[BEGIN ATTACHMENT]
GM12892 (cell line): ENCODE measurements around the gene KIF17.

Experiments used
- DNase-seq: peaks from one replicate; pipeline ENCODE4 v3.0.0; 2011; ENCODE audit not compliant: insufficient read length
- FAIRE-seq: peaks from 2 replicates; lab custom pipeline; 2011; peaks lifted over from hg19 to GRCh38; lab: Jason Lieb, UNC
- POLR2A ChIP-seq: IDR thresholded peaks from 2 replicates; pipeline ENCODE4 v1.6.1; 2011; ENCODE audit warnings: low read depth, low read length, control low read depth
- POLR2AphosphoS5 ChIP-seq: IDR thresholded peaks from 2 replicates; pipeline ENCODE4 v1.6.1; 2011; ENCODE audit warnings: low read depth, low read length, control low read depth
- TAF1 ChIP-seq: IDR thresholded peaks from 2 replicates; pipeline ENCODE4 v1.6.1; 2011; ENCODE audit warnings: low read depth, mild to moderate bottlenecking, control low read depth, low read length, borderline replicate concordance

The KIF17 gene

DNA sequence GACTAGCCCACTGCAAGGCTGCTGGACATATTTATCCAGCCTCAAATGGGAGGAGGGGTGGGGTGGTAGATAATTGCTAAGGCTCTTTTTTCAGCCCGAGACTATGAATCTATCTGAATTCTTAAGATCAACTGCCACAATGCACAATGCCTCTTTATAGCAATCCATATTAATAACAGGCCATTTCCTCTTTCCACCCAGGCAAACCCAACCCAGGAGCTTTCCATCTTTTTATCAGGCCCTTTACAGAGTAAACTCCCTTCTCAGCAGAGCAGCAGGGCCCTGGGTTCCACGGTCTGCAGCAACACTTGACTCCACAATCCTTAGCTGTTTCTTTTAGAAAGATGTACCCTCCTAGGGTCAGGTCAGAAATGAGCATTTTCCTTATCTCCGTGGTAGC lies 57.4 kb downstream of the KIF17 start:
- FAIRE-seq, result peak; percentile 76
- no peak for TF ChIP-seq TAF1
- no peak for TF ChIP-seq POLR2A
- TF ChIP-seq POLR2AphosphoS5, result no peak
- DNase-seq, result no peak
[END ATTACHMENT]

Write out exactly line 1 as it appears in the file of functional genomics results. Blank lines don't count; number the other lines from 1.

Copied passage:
GM12892 (cell line): ENCODE measurements around the gene KIF17.